It appears that my last article ‘Islands in Space: The Challenge of the Planetoids, the Pioneering Work of Dandridge M. Cole’, has attracted quite of bit of interest amongst space enthusiasts far and wide. I was especially surprised and honoured to receive a letter dated August 9th. It was from a very close friend and associate of Dandridge Cole’s – Roy Scarfo.
Great post on Dan Cole, A very dear and missed friend.
Roy has had a very long and distinguished career as a space artist, writer and futurist. He also coauthored Beyond Tomorrow with Dan Cole. This book is one of the great classics of a whole body of literature devoted to speculation concerning humanity’s future in space and the possibility of creating a spacefaring civilization. I am happy to report that several copies of this book were recently found in pristine condition in a warehouse and are available for purchase courtesy of Roy Scarfo.
I am also honoured that Roy has accepted my invitation to submit a guest blog. So with great pleasure, and a very special thank you to Roy, I would like to present without further delay Roy’s submission to the Discovery-Enterprise.
I have been asked by Alex Bonnici to submit a guest article concerning Dan Cole for the "Discovery Enterprise" blog. I would first refer the readers who are interested in the life of Dandridge Cole to first read two posts on my blog The Future in Space for a little background.
One post is titled 'About Dandridge Cole' and the other post is 'Mechanism of Resurrection.'
Dan in the early sixties was considered the most futuristic thinker living at the time. Articles on him appeared in most of the prominent magazines and newspapers throughout the world. Our association began at GE's Space Technology Center in Valley Forge, PA, at the time considered the largest private facility devoted to space research in the world. We were both employees there. We worked on many projects together but it's hard to remember what they all were. Our major project together was the book "Beyond Tomorrow" published by Amherst Press in 1964. We would meet in the evenings after work in my office at GE and discuss the various chapters one by one, page by page, word by word, for a period of over a year. Our discussions took us to every area of space exploration and life and beyond.
Our work together gave us a handle as "the weird couple" because of the way-out material we were producing together. Today many of those concepts are as common as soap. The majority of our work together was done outside our regular responsibilities at GE, although sometimes they overlapped. We would meet almost daily for lunch at the cafeteria and afterward walk and talk during the rest of our lunch hour. This went on for years.
Our personal lives were usually never discussed, and therefore, I knew little of Dan's personal life. Last year one of Dan's daughters from Michigan contacted me wanting to learn more about him since she was very young when he died. We met at our home over lunch at which time we both learned something new about Dan.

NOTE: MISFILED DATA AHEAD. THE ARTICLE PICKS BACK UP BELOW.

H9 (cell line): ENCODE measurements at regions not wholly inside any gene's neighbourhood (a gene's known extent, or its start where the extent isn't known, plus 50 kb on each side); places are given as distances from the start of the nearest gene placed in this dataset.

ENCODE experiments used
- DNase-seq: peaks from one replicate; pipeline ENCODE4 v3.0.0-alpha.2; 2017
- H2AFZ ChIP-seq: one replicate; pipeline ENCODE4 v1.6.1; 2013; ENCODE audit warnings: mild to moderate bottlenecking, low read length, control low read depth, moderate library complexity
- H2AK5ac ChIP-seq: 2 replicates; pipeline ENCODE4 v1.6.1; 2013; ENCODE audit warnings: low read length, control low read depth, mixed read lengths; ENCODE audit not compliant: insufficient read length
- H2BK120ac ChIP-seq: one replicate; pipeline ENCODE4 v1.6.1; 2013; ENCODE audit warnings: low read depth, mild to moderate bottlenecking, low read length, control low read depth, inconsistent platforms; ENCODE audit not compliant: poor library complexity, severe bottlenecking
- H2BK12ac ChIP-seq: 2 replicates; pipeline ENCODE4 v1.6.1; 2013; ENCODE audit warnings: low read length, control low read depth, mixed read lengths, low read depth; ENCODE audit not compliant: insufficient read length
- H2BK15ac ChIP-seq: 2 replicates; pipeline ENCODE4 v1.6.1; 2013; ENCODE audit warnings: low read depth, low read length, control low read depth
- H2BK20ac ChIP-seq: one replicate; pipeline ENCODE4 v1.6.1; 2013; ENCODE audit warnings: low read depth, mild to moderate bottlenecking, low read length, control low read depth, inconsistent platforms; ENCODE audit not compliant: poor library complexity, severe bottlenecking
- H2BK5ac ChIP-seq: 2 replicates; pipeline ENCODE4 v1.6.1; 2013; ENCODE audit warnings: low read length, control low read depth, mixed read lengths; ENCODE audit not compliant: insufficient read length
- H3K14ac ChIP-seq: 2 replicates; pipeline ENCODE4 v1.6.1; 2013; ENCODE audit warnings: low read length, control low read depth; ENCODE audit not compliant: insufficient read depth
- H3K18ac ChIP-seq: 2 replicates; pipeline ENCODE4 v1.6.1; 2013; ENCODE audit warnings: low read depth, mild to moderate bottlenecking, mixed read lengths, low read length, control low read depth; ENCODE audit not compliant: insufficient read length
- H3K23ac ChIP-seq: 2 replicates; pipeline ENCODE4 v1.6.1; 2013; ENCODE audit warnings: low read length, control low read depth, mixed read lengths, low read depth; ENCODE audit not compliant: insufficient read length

One thing in Dan's life of which he was most proud was his service as a paratrooper with the 597th Airborne Engineers during WWII. He wrote many poems, music and lyrics about his experiences as a paratrooper. One follows:
To My Parachute
Copyright 1944 by Dandridge M. Cole
Lotus blossom drifting
Hearken while I humbly
Give my thanks to
Never was there flower
so fair to see;
Never has a maiden
Done so much for
As your bloom above me,
I'm floating high;
Borne by silken panels
through the sky.
When I look above
At my panels strong,
My heart fills up with
Gratitude and song.
is not a blossom,
Maid, nor setting sun
To you, my pretty
Hear me, staunch
Let me down, but
Do your duty well.
me as I hurtle
Toward the ground below;
Never let me
Gabriel, my angel
May I always find you
White against the
I was also rather surprised and extremely honoured to receive a comment from Dan Cole’s son Stephen Dandridge Cole:
You mention meeting Don Cox and also the idea that it would be good to republish Islands in Space. Are you aware that something of the sort was done? In 1996 Don Cox contacted another old friend of both himself and my father, Jim Chestek, and together they published "Doomsday Asteroid" (admittedly a more sensational title!) Capitalizing on recent interest in and concern about asteroid impacts, it draws on and updates the older book.
And apropos of Mr. Zebrowski's interesting novel, Macrolife (of which I have an early copy – perhaps I should get the new edition) I might also mention his Sunspacers trilogy and Skylife, which he co-edited. These both also reflect or allude to the realms that my father envisioned.
August 24, 2007 10:48 PM
Thank you, Stephen for your kind words. I did indeed meet Jim Chestek I was sitting next to him during Don Cox's presentation at the ISDC in New York back in 1996. And, it was he who formally introduced me to Donald Cox.
I have such wonderful memories of that conference.
I would also like to express a very special thank you to my fellow bloggers Ralph Buttigieg and Dennis Chamberland for choosing my article for our blog's submission to The Carnival of Space.